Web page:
Diaz was a Conquistador, through and through. He participated in other conquests in the Caribbean as well as a failed incursion into the Yucatan or two. He even stepped foot on Flordia! This memoir begins with Diaz leaving Spain for the new world. He and other Conquistadors traveled from territory to territory until they got to Havana. This is where I found out that Cortez was heading an expedition for someone else! They made their way to the Yucatan and suffered many setbacks and battles. Once in the Yucatan, Diaz tells us how Cortez breaks the contract and takes over. From there, they have to rally more supplies and troops to continue the expedition into the Yucatan.
While this is all happening, the Governor of Cuba is trying to have Cortez arrested and get his expedition back. Cortez has to do everything to get permission from Spain to sanction what he did. Diaz tells us of all the intrigue that followed. Boats taking roundabout ways to avoid detection. Fighting, and trying to gather as much gold as possible. They also rescue a Spaniard from Natives, and this helps the expedition with their translator needs. Another Spaniard stays with the Natives and fights Spaniards later on. They fight and ally with Natives to gain a foothold on the peninsula. Dona Marina arrives and is instrumental for translating with Montezuma.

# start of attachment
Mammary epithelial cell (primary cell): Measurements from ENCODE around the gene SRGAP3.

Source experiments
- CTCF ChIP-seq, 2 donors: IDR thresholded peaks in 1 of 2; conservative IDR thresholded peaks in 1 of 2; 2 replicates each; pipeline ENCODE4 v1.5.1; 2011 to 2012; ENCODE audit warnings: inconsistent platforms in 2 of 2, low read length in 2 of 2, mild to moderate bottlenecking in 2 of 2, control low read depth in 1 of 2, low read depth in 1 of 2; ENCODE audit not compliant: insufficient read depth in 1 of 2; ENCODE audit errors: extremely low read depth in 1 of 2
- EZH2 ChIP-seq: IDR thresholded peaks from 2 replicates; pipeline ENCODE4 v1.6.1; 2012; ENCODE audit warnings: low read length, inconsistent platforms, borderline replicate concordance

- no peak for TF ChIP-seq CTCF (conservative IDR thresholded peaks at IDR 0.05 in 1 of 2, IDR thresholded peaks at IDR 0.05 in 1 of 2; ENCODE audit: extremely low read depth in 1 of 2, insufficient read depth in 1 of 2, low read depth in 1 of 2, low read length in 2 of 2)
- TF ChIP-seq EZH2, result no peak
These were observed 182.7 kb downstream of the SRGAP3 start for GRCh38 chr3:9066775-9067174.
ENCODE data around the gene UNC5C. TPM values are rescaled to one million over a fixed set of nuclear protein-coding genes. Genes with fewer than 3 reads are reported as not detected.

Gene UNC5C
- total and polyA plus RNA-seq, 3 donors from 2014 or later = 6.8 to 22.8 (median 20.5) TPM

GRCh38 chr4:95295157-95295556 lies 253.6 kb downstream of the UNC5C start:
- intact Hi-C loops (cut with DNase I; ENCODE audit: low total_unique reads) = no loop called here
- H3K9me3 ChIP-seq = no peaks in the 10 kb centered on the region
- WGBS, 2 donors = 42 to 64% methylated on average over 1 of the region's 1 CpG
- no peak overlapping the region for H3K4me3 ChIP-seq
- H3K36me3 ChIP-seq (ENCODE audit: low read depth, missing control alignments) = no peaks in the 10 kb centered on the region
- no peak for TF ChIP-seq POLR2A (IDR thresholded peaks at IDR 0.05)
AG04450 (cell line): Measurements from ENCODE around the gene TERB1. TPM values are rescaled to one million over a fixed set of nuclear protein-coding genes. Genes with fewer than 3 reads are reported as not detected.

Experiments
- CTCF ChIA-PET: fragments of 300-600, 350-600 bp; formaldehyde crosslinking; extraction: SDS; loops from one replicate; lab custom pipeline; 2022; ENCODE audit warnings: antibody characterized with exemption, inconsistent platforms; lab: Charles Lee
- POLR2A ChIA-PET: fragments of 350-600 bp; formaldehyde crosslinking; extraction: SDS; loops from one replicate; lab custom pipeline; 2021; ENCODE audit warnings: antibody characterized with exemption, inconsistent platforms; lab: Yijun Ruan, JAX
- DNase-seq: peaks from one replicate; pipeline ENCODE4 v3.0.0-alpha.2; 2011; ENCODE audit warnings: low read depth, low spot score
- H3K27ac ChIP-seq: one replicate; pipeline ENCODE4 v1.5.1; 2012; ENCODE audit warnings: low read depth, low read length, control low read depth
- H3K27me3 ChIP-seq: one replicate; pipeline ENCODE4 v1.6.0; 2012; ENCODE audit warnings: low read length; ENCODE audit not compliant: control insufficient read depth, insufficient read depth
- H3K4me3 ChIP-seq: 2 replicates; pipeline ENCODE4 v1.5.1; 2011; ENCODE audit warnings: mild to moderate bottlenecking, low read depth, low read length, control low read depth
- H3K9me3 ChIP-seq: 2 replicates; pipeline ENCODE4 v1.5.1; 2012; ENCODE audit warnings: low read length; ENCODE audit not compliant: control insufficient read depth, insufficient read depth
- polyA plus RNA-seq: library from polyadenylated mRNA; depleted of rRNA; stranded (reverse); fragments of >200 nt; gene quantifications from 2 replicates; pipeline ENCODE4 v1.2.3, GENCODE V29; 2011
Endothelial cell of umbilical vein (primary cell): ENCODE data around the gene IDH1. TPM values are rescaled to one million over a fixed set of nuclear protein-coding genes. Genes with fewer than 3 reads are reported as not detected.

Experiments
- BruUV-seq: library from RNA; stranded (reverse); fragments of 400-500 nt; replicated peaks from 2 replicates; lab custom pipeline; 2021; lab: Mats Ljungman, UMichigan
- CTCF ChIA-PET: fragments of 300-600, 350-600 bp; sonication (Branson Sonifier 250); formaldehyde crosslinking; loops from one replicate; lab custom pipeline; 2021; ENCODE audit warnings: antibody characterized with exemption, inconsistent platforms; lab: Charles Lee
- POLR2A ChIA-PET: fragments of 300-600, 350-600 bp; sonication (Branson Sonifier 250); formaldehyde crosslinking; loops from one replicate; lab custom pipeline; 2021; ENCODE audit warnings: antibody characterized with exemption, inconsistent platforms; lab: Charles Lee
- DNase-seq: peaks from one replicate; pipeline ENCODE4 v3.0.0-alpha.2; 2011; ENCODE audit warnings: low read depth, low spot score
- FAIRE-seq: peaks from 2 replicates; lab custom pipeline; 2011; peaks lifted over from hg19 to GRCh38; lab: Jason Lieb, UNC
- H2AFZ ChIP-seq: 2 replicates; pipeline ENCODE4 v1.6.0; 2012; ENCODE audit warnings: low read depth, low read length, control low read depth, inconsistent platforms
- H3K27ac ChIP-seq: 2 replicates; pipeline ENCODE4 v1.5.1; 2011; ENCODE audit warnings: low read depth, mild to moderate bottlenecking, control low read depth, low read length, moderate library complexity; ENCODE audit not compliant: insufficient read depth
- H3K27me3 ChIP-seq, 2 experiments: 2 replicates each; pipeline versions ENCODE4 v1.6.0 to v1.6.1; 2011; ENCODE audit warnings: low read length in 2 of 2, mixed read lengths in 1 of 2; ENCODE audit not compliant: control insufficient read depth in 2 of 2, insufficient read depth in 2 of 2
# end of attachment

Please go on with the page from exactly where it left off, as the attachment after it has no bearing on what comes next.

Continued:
There’s so much more. He goes into detail about their fighting and ally making in the interior and eventual entry into Tenochtitlan. How they befriend Montezuma and then kidnap him. How another expedition lands to arrest Cortez and how they are won over. La Noche Triste, or The night of sorrow… The running battle to the land of their allies. The ambushes and death of others who didn’t know about the fight in Tenochtitlan. Regrouping on the coast and then going back to Tenochtitlan. The battle for the causeways… The naval battles on the lake.. The sacrifices… The sacking of the cities around the lake. Taking the city back, block by block. Steel and horse warfare against obsidian and wood. You are right there with the Conquistadors during the battle. Less than a thousand men fighting tens of thousands of men, and dominating.